The situation would be quite different if the parties' obligation to comply with the terms of the settlement agreement had been made part of the order of dismissal-either by separate provision (such as a provision “retaining jurisdiction” over the settlement agreement) or by incorporating the terms of the settlement agreement in the order.   In that event, a breach of the agreement would be a violation of the order, and ancillary jurisdiction to enforce the agreement would therefore exist.   That, however, was not the case here.   The judge's mere awareness and approval of the terms of the settlement agreement do not suffice to make them part of his order.

Id.   Because the district court did not have jurisdiction to enforce the settlement, the order of January 28, 1993, must be vacated and all proceedings to “enforce” the settlement must be dismissed.


A. District Court Jurisdiction to Seal Records

 “Every court has supervisory power over its own records and files, and access has been denied where court files might have become a vehicle for improper purposes.”  Nixon v. Warner Communications, Inc., 435 U.S. 589, 598, 98 S.Ct. 1306, 1312, 55 L.Ed.2d 570 (1978).   Thus, the district court's order sealing its records was an exercise of its inherent supervisory power.5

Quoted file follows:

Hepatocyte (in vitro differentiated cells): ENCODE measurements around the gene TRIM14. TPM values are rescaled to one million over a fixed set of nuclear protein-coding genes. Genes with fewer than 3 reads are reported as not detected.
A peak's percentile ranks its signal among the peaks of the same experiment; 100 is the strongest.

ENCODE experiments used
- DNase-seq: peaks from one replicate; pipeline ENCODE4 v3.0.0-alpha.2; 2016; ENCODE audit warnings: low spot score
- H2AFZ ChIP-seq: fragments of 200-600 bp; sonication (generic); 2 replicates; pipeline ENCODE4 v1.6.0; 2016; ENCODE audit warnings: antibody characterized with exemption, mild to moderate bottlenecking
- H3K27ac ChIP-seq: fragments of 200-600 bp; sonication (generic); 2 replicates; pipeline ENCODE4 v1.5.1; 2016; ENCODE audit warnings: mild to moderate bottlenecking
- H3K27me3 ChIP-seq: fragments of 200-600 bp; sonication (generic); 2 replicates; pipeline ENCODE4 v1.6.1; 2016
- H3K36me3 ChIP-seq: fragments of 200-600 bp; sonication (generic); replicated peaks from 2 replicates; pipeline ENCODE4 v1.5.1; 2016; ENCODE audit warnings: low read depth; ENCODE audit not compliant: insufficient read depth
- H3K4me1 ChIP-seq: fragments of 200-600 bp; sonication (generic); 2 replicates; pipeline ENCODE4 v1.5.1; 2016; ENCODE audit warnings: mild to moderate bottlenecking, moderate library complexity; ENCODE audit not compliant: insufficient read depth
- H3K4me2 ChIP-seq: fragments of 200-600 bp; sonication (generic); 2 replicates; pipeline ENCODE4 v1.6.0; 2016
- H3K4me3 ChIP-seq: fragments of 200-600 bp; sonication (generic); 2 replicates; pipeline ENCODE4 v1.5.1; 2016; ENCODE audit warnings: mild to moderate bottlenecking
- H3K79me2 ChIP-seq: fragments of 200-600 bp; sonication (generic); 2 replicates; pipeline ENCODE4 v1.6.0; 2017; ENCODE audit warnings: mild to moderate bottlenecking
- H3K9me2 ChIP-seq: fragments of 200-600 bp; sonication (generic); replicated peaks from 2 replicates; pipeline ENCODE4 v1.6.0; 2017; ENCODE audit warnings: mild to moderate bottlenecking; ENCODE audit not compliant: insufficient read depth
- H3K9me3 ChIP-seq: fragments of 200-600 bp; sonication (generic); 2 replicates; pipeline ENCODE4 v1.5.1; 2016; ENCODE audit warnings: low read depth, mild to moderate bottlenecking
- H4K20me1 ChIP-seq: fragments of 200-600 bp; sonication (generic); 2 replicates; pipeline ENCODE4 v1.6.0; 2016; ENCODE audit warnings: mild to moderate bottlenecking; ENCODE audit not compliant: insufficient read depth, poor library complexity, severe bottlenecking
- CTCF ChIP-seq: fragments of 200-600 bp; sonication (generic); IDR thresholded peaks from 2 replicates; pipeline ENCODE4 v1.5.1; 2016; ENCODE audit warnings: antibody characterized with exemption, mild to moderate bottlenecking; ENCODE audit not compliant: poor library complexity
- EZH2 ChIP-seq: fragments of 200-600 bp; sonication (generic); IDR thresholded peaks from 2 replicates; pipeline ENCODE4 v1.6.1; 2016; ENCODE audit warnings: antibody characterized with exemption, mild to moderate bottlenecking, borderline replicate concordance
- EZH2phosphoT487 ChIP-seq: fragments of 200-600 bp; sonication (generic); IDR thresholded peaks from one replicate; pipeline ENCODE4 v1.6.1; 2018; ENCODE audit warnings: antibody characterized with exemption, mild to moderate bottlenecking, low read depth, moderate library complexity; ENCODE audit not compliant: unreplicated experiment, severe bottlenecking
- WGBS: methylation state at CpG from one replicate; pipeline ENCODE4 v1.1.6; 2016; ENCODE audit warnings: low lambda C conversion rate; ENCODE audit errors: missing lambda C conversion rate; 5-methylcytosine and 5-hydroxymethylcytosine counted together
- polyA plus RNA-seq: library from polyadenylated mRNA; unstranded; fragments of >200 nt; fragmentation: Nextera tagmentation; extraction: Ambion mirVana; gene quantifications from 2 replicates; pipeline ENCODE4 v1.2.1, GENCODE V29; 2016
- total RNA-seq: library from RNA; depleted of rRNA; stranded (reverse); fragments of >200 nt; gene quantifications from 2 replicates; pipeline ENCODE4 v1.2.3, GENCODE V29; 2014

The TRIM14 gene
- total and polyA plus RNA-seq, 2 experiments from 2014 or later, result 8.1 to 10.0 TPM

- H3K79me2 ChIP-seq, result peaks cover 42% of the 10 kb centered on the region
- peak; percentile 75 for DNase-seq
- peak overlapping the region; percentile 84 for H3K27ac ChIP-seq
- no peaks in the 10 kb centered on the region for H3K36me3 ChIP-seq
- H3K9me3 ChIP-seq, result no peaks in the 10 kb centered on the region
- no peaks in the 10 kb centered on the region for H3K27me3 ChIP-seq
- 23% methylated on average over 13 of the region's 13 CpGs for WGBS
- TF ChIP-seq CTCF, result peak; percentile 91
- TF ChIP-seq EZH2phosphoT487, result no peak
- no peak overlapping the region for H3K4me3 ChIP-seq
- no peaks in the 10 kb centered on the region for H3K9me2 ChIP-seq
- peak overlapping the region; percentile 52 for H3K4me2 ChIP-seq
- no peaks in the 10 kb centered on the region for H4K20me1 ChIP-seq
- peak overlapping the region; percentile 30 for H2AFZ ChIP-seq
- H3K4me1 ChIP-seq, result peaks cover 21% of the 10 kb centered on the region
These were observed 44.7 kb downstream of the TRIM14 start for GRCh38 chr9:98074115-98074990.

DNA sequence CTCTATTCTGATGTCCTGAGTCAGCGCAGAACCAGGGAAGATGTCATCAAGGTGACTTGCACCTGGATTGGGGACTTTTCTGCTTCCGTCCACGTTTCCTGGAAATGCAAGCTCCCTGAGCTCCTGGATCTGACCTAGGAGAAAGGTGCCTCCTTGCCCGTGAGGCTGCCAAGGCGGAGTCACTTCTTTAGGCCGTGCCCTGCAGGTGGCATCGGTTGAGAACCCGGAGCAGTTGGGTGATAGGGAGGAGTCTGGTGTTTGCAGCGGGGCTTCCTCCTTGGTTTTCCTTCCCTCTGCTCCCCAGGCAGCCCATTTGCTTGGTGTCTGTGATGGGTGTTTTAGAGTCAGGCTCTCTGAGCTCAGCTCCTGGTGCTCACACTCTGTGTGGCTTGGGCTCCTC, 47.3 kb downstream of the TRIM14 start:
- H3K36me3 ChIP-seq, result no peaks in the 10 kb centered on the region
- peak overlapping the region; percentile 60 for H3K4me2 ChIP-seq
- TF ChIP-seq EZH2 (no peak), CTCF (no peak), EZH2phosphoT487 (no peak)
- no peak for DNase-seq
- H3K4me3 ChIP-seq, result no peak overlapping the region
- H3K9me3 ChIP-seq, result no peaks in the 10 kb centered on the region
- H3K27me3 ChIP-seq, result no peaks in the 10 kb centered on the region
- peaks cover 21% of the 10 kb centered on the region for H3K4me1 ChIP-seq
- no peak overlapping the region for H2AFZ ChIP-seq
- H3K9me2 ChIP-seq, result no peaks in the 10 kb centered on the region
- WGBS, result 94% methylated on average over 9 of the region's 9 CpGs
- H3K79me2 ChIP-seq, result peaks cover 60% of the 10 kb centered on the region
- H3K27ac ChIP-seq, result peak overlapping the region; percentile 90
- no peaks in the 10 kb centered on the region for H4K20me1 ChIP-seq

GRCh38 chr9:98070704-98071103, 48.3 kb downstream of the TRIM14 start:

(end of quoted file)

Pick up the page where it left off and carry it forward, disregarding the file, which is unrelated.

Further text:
B. Standard of Review

 We review the district court's denial of access to its records for abuse of discretion.  Valley Broadcasting Co. v. United States Dist. Court, 798 F.2d 1289, 1294 (9th Cir.1986).

C. Merits of the Sealing Order

The State Bar argues that the district court abused its discretion by sealing its file and, thus, denying the State Bar access to the court's records.6

The Supreme Court acknowledged the existence of a common law right of access to records in civil proceedings:  “It is clear that the courts of this country recognize a general right to inspect and copy public records and documents, including judicial records and documents.”  Nixon v. Warner Communications, Inc., 435 U.S. at 597, 98 S.Ct. at 1312, 55 L.Ed.2d 570 (footnotes omitted).   At the same time, the Court recognized that this right to inspect and copy judicial records is not absolute.  Id. at 598, 98 S.Ct. at 1312.   The Court did not endeavor to identify all of the factors to be weighed in determining whether access is appropriate, stating only that courts should consider “the interests advanced by the parties in light of the public interest and the duty of the courts.”  Id. at 602, 98 S.Ct. at 1314.   The Court also acknowledged that the decision is “one best left to the sound discretion of the trial court, a discretion to be exercised in light of the relevant facts and circumstances of the particular case.”  Id. at 599, 98 S.Ct. at 1312-13.